London: Printed for Thomas Bennet, 1694. Second edition, a satire of Descartes’ system of vortices by a Jesuit historian written as a cosmic voyage to the moon The first printing of the English translation was in 1692. The first edition, originally in French, was published in 1690. Thirteen woodcuts in text. Binding extremities a bit worn and scuffed, corners slightly rubbed. Small chip to rear board. Offsetting to margins of preliminary blanks and last few leaves. Various degrees of foxing and browning to leaves. A very good, tight copy. Contemporary paneled calf, recently rebacked in twentieth century tan polished calf, ruled in gilt with red morocco label. Octavo. , [2, errata and publisher’s ad], 298, [6, index] pp. Item #16495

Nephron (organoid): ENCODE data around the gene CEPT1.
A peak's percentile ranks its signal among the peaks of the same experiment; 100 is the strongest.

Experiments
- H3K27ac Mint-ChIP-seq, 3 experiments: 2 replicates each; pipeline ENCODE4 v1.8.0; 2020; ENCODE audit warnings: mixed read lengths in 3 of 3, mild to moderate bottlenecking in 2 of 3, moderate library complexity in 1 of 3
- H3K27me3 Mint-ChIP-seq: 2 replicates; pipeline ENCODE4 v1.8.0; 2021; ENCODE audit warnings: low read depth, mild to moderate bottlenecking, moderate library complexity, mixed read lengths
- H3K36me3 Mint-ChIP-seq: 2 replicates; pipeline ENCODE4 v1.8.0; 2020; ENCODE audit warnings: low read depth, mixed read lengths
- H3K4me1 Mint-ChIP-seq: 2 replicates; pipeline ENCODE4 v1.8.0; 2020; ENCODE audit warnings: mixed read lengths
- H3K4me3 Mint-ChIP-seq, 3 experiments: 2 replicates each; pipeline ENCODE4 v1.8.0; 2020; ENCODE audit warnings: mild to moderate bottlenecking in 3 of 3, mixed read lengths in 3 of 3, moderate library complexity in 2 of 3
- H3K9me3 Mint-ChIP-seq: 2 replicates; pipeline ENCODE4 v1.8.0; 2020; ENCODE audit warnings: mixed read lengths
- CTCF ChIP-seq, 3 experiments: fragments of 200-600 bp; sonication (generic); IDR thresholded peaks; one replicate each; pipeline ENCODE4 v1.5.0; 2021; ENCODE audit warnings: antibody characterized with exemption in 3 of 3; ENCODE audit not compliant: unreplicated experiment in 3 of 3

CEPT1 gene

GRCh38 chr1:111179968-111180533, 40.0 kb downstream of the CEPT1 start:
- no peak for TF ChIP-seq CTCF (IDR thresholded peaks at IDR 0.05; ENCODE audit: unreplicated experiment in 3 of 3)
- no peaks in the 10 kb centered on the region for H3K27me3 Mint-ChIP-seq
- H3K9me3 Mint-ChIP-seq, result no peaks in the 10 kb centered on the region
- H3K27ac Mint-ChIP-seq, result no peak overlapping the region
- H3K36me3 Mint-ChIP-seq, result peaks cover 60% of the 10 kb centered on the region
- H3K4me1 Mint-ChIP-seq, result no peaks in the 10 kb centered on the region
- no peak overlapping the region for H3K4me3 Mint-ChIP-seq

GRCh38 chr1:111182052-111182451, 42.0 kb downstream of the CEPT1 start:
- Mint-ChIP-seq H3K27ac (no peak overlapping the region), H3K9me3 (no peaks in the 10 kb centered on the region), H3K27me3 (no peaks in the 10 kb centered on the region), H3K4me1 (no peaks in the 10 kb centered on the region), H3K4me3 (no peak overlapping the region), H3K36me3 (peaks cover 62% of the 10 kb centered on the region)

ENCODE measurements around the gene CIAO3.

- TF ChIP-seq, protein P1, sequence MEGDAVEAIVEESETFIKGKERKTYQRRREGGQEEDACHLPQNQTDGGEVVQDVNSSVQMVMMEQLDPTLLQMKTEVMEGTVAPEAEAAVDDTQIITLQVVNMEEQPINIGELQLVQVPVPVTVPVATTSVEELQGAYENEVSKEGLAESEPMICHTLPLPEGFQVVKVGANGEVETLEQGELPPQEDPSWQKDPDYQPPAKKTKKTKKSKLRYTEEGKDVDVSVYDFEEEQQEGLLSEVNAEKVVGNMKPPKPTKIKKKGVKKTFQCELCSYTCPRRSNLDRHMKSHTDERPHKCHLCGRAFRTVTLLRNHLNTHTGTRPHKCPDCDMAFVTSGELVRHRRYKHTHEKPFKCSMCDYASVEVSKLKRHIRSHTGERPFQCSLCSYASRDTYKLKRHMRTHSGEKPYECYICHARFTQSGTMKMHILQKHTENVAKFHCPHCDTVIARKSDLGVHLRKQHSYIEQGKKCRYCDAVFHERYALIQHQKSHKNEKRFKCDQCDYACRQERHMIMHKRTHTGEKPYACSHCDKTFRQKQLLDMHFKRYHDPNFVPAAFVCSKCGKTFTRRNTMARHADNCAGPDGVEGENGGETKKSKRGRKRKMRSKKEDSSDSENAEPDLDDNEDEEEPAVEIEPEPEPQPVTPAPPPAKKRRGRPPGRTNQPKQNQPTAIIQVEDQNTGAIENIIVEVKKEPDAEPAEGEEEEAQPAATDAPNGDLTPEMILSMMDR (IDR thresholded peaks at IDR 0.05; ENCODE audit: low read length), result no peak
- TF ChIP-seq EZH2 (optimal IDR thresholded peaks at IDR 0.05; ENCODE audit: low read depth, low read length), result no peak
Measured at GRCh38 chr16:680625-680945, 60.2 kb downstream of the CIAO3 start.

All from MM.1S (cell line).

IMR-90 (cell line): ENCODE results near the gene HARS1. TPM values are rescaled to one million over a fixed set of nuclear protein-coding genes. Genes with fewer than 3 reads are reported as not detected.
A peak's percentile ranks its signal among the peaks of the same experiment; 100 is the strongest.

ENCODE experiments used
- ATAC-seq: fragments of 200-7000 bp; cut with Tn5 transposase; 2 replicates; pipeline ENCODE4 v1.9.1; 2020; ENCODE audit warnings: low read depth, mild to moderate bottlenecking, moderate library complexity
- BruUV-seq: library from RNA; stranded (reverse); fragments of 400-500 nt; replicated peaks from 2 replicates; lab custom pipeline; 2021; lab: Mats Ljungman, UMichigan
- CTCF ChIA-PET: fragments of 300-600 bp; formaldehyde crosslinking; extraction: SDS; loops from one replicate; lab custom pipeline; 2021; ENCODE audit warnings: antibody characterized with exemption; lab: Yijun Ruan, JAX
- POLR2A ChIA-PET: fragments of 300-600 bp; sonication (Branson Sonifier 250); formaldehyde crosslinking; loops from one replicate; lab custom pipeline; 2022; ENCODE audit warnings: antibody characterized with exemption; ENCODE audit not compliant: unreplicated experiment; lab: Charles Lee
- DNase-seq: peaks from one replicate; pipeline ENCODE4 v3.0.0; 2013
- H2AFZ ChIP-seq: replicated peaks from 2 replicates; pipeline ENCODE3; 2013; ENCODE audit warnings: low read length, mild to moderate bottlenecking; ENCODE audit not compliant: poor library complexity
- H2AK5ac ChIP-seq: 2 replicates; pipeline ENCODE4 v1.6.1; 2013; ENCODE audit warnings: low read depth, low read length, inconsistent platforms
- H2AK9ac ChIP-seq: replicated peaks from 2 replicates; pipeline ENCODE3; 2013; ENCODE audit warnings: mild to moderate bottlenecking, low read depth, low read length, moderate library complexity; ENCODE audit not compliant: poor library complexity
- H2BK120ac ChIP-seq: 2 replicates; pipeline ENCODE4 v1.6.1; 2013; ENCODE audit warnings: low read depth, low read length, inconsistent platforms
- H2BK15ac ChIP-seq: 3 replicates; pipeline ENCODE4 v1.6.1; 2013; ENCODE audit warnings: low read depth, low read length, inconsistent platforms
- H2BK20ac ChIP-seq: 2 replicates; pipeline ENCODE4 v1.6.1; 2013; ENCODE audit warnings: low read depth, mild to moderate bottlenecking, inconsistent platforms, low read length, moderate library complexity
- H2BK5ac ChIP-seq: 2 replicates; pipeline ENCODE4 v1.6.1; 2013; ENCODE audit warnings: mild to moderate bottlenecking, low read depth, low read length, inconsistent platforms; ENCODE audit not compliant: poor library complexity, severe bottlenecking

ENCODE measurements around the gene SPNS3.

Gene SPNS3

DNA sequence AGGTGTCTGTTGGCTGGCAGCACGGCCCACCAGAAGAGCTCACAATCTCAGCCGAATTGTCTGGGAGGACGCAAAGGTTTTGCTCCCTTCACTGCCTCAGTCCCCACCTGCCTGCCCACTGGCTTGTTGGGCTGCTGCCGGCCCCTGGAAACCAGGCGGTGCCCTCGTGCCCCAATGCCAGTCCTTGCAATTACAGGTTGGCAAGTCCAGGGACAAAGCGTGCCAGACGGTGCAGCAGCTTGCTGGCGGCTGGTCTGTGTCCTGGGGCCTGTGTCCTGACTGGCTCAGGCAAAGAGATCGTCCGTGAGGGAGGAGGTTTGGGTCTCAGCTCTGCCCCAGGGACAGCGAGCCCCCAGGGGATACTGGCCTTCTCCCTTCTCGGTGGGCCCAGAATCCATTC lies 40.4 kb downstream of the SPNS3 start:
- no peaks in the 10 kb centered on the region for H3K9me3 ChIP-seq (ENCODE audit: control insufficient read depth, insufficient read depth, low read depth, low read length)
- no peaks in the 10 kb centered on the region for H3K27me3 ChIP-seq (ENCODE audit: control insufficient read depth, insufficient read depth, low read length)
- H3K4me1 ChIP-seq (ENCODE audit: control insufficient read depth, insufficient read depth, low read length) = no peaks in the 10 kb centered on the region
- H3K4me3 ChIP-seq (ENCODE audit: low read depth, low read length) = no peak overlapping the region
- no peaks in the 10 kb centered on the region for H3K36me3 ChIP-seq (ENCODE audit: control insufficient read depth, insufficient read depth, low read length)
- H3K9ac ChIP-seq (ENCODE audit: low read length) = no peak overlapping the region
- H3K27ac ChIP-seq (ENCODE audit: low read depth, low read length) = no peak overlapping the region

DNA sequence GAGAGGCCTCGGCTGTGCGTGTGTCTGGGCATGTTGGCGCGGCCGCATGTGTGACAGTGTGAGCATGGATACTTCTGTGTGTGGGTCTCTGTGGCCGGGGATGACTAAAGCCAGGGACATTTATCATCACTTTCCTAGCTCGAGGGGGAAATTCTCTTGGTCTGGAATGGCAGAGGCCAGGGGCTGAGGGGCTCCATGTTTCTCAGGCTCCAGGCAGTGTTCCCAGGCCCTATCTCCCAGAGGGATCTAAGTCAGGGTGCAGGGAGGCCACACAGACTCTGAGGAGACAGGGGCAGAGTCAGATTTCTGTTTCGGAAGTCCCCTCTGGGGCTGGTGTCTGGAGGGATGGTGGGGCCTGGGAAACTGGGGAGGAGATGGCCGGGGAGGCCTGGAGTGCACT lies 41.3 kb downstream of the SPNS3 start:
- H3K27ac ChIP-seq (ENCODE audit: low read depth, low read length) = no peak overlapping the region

Gabriel Daniel (1649-1728) entered the Society of Jesus in 1667 and was appointed the historiographer of France by Louis XIV. He wrote a pioneering work of French history, Histoire de France depuis l’etablissement de la monarchie française (1713). A Voyage to the World of Cartesius is a fictionalized travel narrative with elements of science fiction and philosophy. It is “aimed principally at the sharp Cartesian distinction between body and soul, relates in a satirical fashion the voyage of the dismembodied souls of the narrator Mersenne and of another old friend of Descartes in the upper spheres [of outer space]. On their way to visit Descartes in the Third Heaven, they meet the souls of other philosophers, among them Aristotle, and later on Voetius, who serves as Aristotle’s secretary. The latter suggests to them a treaty of accommodation and cessation of arms between the followers of Aristotle and the disciples of Descartes (clearly reflecting here the philosophical opinions of Gabriel Daniel himself). One of the articles of that treaty stipulates that the Cartesians will refer to Aristotle with more respect, whereas Aristotelians will refrain from calling Descartes ‘Enthusiast,’ ‘Madman,’ ‘Heretick,’ or ‘Atheist’ – all of these evidently labels commonly used by the opponents of Descartes at that time” (Michael Heyd, Be Sober and Reasonable: The Critique of Enthusiasm in the Seventeenth and the Early Eighteenth Centuries, p. 116).